We Manage Time and Money, But What About Energy?


There are lots of resources out there for managing your time and money. Those are finite things and while they may be hard to manage well, their units remain relatively predictable. An hour is an hour and a dollar is a dollar. What’s more elusive is energy levels. Identifying what takes vs. gives and predicting how much energy something will cost is a valuable life skill that I’ve recently began to master.

Over the years I’ve figured out that just because there is room on my calendar, doesn’t mean there is gas in my tank. For example, a one hour performance review is not the same as one hour of answering emails. Before, I would get to the end of a week wondering why I was completely exhausted even though I hadn’t worked more than the typical 40 hours. Conversely, some weeks seemed to breeze by.

Now that I have my own business, managing my time, money, and energy has become critical. I no longer have a boss giving me tasks and deadlines. But I also don’t have an authority telling me when I’ve done enough. I’m my own harshest critic and I can be unreasonably demanding of myself.

Enter my weekly point system


To manage my bandwidth and avoid burnout, I devised a weekly point system inspired by story points from Agile, a software development methodology and it works like this:

  • Each task, event, appointment, commitment etc. gets assigned points based on the amount of energy required to complete it.

  • As my calendar fills up, my points get tallied. I’ve found that a sustainable week for me is 65 points. If I reach the point limit, something has to be moved to the following week. If that is not possible, than I’m running a deficit and the following week must be a lower point week.

How I quantify the energy of a commitment

Small = 1 POINT

  • 30-60 minute small group meeting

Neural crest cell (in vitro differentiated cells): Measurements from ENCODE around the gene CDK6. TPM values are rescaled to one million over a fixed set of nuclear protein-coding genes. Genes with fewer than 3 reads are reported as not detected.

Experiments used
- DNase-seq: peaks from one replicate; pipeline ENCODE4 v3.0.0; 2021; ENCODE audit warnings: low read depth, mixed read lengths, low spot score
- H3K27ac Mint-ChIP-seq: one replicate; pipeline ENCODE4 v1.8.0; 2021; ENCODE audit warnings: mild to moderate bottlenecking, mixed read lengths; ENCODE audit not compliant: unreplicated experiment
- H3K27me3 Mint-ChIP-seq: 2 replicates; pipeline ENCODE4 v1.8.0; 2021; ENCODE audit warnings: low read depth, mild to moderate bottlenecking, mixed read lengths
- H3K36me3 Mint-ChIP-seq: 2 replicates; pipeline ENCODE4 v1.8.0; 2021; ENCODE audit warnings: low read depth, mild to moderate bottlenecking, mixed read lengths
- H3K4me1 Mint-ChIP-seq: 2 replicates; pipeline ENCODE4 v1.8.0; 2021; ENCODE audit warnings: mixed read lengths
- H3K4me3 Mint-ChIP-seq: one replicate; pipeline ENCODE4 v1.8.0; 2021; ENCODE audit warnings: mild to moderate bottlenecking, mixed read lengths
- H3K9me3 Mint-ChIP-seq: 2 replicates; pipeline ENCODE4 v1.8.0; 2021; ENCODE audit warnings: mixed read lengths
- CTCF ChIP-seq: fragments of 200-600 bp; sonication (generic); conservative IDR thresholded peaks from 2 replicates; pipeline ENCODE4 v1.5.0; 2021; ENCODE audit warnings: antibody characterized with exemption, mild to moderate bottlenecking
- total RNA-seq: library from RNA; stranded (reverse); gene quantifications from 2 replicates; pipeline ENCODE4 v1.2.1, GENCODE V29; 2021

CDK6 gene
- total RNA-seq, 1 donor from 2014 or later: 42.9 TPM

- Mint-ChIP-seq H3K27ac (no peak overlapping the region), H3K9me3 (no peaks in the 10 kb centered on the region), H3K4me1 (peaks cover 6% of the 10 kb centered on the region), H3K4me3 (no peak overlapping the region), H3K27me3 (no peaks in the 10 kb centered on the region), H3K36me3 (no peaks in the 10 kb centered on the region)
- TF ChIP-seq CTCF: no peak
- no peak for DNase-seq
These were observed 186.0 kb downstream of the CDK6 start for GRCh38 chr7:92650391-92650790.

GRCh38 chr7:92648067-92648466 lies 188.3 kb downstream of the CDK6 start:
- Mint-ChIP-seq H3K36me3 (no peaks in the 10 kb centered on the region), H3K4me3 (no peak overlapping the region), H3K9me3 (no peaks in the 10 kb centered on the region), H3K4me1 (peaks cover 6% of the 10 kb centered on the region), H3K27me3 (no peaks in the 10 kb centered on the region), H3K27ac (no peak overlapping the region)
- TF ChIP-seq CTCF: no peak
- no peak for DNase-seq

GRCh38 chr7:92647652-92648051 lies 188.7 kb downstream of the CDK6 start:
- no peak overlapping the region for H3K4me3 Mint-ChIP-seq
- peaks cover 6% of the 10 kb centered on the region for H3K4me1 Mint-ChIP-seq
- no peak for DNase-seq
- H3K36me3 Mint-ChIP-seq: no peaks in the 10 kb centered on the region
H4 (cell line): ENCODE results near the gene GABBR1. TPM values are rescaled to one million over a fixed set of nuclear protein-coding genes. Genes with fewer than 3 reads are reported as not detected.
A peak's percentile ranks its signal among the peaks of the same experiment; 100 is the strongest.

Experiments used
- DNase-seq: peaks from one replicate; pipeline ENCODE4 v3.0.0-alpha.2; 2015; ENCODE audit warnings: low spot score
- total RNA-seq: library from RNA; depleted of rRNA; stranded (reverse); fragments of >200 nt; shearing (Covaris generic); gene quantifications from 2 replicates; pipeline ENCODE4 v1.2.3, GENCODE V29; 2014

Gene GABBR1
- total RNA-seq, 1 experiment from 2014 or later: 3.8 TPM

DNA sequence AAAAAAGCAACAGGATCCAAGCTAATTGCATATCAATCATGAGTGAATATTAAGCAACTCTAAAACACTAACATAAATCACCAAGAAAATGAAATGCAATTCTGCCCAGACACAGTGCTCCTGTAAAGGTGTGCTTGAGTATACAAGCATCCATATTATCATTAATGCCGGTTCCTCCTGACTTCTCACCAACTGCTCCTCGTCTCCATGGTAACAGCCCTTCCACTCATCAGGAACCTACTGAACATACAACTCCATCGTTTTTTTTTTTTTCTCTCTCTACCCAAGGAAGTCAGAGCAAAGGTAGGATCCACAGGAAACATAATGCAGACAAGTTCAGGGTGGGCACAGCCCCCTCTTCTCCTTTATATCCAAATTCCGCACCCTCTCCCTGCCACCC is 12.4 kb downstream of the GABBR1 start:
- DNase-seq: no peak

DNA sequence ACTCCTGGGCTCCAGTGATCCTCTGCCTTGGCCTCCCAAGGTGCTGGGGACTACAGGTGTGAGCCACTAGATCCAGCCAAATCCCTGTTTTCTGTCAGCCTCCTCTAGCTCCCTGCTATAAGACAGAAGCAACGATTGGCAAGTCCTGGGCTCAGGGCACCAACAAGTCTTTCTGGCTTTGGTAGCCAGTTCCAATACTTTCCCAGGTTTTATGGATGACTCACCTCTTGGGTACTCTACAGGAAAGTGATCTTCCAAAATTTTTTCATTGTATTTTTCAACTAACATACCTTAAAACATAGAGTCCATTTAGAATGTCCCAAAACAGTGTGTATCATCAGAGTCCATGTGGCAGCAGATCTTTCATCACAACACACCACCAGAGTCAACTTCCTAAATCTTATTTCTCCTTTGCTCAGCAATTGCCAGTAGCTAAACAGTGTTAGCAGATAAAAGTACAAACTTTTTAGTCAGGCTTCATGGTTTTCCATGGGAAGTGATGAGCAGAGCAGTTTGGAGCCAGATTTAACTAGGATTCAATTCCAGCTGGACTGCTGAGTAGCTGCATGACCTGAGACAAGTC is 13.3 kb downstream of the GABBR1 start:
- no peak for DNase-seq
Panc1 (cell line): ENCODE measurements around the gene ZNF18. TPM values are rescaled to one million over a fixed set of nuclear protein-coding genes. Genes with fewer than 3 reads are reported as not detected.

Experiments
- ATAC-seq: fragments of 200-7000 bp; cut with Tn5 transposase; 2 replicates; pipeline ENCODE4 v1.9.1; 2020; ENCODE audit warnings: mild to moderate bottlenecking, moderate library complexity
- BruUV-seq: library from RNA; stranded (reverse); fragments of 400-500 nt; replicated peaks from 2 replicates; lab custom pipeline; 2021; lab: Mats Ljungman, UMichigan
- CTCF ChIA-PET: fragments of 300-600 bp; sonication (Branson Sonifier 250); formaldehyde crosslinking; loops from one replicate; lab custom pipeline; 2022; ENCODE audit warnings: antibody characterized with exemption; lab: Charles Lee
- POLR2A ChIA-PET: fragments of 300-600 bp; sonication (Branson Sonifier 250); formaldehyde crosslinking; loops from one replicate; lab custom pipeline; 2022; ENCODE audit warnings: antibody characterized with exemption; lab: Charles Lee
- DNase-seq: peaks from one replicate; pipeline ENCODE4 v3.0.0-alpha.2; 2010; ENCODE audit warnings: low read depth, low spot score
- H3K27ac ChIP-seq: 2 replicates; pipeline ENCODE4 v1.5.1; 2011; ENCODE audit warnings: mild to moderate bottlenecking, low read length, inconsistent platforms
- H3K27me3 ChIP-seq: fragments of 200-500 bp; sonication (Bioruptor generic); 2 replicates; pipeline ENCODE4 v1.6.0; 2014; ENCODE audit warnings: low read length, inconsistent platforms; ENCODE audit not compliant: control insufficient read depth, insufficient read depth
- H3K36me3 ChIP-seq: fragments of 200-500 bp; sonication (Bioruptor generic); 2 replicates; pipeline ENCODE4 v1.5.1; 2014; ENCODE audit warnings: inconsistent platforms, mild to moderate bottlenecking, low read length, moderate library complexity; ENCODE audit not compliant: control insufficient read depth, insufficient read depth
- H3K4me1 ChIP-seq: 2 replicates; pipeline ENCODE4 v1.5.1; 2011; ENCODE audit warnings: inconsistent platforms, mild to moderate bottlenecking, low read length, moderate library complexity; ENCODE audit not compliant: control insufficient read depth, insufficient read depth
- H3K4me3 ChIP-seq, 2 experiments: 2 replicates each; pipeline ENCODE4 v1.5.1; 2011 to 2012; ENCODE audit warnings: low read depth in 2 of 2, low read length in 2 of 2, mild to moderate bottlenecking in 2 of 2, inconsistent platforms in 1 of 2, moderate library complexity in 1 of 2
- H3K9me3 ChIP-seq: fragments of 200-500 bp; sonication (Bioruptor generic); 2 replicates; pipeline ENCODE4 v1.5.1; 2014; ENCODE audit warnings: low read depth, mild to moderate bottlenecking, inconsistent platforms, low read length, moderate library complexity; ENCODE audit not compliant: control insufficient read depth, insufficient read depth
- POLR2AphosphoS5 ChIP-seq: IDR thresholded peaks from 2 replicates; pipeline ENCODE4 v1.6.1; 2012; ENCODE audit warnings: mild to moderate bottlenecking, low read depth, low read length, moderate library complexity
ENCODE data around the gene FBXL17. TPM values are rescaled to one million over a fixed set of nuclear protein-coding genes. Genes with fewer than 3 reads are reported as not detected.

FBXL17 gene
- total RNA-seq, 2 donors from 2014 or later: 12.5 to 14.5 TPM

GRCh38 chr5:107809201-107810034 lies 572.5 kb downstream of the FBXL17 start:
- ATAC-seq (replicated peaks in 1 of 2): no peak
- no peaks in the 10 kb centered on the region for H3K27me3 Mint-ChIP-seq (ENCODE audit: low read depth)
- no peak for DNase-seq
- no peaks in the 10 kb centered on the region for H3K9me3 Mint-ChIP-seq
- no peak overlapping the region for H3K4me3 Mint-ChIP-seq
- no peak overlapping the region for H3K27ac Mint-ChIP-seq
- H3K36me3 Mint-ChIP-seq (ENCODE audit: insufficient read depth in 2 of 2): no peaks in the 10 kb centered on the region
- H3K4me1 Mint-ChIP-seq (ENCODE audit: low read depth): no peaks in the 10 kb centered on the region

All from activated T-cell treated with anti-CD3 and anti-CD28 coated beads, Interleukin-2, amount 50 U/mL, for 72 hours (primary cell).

• A small individual task (copy review of a new landing page)

  • Meet a friend or colleague for coffee

Medium = 5 POINTS

  • Big meeting I’m leading that requires prep—perhaps a kickoff to a new project

  • Contract proposal/negotiations or long, emotionally involved conversations

  • Attending a meetup or speaking on a panel

Large = 10 POINTS

  • Long distance travel on a plane or a train

  • Day long conference or giving a talk

  • Client onsite if it’s a half day or more

I track my commitments in a Bullet Journal—a place to keep track of my to-do list, plan out my calendar, and journal about ideas and feelings. I start by mapping out each week across two pages. Then I fill in commitments and tasks. Each one of my commitments gets points assigned to it. What determines a small, medium, or large commitment is different for everyone so you must choose your own amounts.

Since I’m an introvert, things like meetups and conferences are more points than solo work. Other people might love social outings but need more energy to get themselves motivated for deep work. Whatever you choose, it’s important that the different point values have magnitude to them. Choosing 1 point, 2 points, and 3 points won’t get to the heart of the fact that something takes a lot more energy than something else.

About Bullet Journaling

Though it does require a notebook, Bullet Journal® is actually a methodology. It's best described as a mindfulness practice disguised as a productivity system. It's designed to help you organize your what while you remain aware of your why. The goal of the Bullet Journal is to help its practitioners (bullet journalists) live intentional lives, ones that are productive and meaningful. You can learn more about the methodology at https://bulletjournal.com.


Bullet Journal (I prefer dots not lines)

The Bullet Journal Method by Ryder Carroll

My favorite pens (yes, I’m one of those people)

So give it a try!

You might just find you have more energy when you give it the intention it deserves.


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